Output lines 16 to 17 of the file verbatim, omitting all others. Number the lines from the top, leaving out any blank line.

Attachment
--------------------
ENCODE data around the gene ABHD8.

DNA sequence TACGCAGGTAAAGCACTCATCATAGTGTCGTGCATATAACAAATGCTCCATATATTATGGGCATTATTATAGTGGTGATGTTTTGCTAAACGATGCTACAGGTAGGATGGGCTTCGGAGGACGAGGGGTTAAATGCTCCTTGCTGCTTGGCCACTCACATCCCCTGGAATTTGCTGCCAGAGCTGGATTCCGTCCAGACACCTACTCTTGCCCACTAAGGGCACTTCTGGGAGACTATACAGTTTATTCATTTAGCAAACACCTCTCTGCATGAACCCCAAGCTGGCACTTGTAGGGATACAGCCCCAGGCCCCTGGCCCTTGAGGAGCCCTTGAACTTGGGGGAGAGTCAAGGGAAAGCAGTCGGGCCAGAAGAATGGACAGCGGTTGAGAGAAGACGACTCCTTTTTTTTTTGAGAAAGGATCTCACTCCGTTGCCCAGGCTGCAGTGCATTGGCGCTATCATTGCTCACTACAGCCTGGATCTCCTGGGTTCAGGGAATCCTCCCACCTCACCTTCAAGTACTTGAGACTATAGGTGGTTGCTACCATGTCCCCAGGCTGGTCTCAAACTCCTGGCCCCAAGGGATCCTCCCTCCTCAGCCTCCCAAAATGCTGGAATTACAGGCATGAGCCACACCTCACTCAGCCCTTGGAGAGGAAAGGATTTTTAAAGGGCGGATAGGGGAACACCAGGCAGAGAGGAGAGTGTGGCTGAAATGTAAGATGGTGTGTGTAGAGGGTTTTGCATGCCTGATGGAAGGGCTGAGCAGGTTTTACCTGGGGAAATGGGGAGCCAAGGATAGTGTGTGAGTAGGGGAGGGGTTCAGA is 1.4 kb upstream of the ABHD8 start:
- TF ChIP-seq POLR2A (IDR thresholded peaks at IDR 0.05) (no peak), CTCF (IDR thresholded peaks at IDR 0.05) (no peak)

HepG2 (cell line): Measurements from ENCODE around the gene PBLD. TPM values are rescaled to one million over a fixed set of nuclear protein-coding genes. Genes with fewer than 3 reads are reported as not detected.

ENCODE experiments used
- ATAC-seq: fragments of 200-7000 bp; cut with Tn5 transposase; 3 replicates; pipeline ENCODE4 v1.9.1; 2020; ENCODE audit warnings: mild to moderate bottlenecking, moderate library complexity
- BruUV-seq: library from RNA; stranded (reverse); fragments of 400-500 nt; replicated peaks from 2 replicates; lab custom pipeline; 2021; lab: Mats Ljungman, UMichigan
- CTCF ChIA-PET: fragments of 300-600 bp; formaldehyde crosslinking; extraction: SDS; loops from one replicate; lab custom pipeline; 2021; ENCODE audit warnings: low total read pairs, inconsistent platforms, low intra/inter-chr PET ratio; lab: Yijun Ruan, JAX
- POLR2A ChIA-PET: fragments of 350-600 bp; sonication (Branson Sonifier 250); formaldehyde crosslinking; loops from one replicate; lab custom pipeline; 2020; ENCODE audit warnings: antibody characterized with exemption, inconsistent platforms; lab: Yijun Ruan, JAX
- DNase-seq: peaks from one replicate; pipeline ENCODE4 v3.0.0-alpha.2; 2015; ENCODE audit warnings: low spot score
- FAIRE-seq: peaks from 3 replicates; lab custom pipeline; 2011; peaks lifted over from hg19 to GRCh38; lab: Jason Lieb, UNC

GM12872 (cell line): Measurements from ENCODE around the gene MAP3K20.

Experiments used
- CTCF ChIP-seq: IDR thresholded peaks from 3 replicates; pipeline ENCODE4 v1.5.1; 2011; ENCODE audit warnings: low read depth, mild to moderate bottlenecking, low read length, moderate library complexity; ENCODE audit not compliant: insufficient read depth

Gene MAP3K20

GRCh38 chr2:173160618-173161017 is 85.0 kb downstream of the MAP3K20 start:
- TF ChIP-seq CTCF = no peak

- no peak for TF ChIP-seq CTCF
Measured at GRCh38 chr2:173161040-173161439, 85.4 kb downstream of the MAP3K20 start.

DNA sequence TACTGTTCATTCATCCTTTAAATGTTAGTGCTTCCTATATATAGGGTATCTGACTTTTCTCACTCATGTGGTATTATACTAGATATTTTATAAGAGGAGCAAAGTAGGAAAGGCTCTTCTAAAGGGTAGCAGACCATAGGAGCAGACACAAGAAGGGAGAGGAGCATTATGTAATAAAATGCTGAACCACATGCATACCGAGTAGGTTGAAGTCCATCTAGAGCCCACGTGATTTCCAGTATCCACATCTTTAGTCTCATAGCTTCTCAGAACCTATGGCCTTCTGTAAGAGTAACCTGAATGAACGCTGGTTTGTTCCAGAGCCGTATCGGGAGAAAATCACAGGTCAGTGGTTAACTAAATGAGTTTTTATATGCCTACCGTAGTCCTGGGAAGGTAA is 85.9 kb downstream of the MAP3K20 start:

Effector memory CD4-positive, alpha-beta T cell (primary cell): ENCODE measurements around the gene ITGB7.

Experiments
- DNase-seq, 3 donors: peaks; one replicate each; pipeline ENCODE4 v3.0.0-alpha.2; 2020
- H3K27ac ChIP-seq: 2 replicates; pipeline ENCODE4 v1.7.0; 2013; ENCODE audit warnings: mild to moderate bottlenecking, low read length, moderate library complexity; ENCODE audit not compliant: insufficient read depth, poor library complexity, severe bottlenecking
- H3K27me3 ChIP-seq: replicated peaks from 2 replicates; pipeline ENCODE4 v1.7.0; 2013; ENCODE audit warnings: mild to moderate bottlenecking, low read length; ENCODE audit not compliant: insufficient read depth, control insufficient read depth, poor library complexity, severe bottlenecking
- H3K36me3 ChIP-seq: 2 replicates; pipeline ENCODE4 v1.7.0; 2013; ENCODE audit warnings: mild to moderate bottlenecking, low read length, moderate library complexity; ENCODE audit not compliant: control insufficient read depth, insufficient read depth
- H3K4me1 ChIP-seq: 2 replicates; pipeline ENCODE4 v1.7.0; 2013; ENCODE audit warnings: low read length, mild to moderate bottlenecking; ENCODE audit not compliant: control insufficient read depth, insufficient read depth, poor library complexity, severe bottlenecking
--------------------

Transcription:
GRCh38 chr2:173160618-173161017 is 85.0 kb downstream of the MAP3K20 start:
- TF ChIP-seq CTCF = no peak